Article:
with the opportunity eventually to make a name for myself.

time:2023-12-03 08:28:33 source:Light Hands Net author:way

"Oh, yes, they do. It is shut on Good-Friday."

with the opportunity eventually to make a name for myself.

"You surprise me. Only three hundred and sixty-four days in the year! Brainless avarice is more reasonable than I thought. Severne, yours is a very serious case. You have reduced your income, that is clear; for an English gentleman does not stay years and years abroad unless he has out run the constable; and I feel sure gambling has done it. You had the fever from a boy. Bullington Green! 'As the twig's bent the tree's inclined.' Come, come, make a stand. We are friends. Let us help one another against our besetting foibles. Let us practice antique wisdom; let us 'know ourselves,' and leave Homburg to-morrow, instead of Tuesday."

with the opportunity eventually to make a name for myself.

Severne looked sullen, but said nothing; then Vizard gave him too hastily credit for some of that sterling friendship, bordering on love, which warmed his own faithful breast: under this delusion he made an extraordinary effort; he used an argument which, with himself, would have been irresistible. "Look here," said he, "I'll--won't you have a cigar?--there; now I'll tell you something: I have a mania as bad as yours; only mine is intermittent, thank Heaven! I'm told a million women are as good, or better, than a million men. It may be so. But when I, an individual, stake my heart on lovely woman, she always turns out unworthy. With me, the sex avoids alternation. Therefore I rail on it wholesale. It is not philosophical; but I don't do it to instruct mankind; it is to soothe my spleen. Well--would you believe it?--once in every three years, in spite of my experience, I am always bitten again. After my lucid interval has expired, I fall in with some woman, who seems not like the rest, but an angel. Then I, though I'm averse to the sex, fall an easy, an immediate victim to the individual."

with the opportunity eventually to make a name for myself.

"Not a bit of it. If she is as beautiful as an angel, with the voice of a peacock or a guinea-hen--and, luckily for me, that is a frequent arrangement--she is no more to me than the fire-shovel. If she has a sweet voice and pale eyes, I'm safe. Indeed, I am safe against Juno, Venus, and Minerva for two years and several months after the last; but when two events coincide, when my time is up, and the lovely, melodious female comes, then I am lost. Before I have seen her and heard her five minutes, I know my fate, and I never resist it. I never can; that is a curious part of the mania. Then commences a little drama, all the acts of which are stale copies; yet each time they take me by surprise, as if they were new. In spite of past experience, I begin all confidence and trust: by-and-by come the subtle but well-known signs of deceit; so doubt is forced on me; and then I am all suspicion, and so darkly vigilant that soon all is certainty; for 'les fourberies des femmes' are diabolically subtle, but monotonous. They seem to vary only on the surface. One looks too gentle and sweet to give any creature pain; I cherish her like a tender plant; she deceives me for the coarsest fellow she can find. Another comes the frank and candid dodge; she is so off-handed she shows me it is not worth her while to betray. She deceives me, like the other, and with as little discrimination. The next has a face of beaming innocence, and a limpid eye that looks like transparent candor; she gazes long and calmly in my face, as if her eye loved to dwell on me, gazes with the eye of a gazelle or a young hare, and the baby lips below outlie the hoariest male fox in the Old Jewry. But, to complete the delusion, all my sweethearts and wives are romantic and poetical skin-deep--or they would not attract me--and all turn out vulgar to the core. By their lovers alone can you ever know them. By the men they can't love, and the men they do love, you find these creatures that imitate sentiment so divinely are hard, prosaic, vulgar little things, thinly gilt and double varnished."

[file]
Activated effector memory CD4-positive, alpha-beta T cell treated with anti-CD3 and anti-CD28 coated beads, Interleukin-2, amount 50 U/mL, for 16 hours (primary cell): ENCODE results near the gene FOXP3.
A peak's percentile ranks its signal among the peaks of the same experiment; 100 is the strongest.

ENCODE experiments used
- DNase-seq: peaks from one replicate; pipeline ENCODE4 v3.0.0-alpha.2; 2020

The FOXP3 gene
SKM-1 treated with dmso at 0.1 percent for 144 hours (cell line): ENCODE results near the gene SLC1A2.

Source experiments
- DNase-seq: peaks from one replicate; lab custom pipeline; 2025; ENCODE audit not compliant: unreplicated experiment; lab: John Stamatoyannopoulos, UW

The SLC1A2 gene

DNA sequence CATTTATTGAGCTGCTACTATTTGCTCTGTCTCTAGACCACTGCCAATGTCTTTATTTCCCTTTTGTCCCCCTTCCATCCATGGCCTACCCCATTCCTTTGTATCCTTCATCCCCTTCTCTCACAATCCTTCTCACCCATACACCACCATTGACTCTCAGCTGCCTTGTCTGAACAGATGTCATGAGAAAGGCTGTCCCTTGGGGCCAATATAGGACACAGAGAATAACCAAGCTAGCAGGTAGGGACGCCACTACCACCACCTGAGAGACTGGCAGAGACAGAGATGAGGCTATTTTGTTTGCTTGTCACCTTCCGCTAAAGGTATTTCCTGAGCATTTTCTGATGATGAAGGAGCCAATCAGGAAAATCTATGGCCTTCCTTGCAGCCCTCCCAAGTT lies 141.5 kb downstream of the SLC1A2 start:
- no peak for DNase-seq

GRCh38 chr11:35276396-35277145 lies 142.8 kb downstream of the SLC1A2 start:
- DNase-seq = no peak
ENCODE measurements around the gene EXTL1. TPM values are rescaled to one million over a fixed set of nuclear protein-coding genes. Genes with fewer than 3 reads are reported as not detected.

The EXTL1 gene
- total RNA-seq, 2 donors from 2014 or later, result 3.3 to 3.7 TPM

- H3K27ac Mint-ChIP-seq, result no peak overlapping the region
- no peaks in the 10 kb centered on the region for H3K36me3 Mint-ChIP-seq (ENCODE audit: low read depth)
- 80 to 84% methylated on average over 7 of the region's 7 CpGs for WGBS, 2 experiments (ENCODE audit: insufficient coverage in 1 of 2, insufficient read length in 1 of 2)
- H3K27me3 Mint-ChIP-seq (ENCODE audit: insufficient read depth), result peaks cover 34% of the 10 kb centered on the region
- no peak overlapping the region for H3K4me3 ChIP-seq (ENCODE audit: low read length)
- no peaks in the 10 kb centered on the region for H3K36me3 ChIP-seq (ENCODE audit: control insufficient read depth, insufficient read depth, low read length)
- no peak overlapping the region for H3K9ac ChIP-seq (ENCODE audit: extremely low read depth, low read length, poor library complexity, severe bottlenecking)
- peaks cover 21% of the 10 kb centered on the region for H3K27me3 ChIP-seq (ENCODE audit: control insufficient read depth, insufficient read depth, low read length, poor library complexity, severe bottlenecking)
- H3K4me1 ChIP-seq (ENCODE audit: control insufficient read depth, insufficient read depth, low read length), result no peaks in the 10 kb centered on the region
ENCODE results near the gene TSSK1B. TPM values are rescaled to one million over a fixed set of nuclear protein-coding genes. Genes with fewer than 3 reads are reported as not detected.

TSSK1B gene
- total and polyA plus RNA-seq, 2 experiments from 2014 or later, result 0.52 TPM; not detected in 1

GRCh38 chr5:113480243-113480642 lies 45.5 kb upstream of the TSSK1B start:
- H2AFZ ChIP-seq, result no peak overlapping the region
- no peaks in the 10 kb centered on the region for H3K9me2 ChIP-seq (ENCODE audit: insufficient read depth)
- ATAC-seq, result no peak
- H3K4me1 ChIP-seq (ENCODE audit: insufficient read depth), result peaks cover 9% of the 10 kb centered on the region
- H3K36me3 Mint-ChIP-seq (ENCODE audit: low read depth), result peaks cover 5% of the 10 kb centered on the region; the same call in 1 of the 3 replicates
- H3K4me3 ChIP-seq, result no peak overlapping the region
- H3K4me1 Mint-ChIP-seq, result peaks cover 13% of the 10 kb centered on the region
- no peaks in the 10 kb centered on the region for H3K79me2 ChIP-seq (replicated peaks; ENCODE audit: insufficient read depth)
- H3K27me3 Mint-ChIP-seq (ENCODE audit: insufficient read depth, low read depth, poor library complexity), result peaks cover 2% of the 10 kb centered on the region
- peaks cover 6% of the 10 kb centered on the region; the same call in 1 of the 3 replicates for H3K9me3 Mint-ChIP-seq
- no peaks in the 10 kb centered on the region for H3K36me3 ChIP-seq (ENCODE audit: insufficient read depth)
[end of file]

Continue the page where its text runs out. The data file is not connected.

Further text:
"They are much better than we are; but you don't know how to take them," said Severne, with the calm superiority of success.

"No," replied Vizard, dryly, "curse me if I do. Well, I did hope I had outgrown my mania, as I have done the toothache; for this time I had passed the fatal period, the three years. It is nearly four years now since I went through the established process--as fixed beforehand as the dyer's or the cotton-weaver's--adored her, trusted her blindly, suspected her, watched her, detected her, left her. By-the-by, she was my wife, the last; but that made no difference; she was neither better nor worse than the rest, and her methods and idiotic motives of deceit identical. Well, Ned, I was mistaken. Yesterday night I met my Fate once more."

"No: at Homburg; at the opera. You must give me your word not to tell a soul."

"I pledge you my word of honor."


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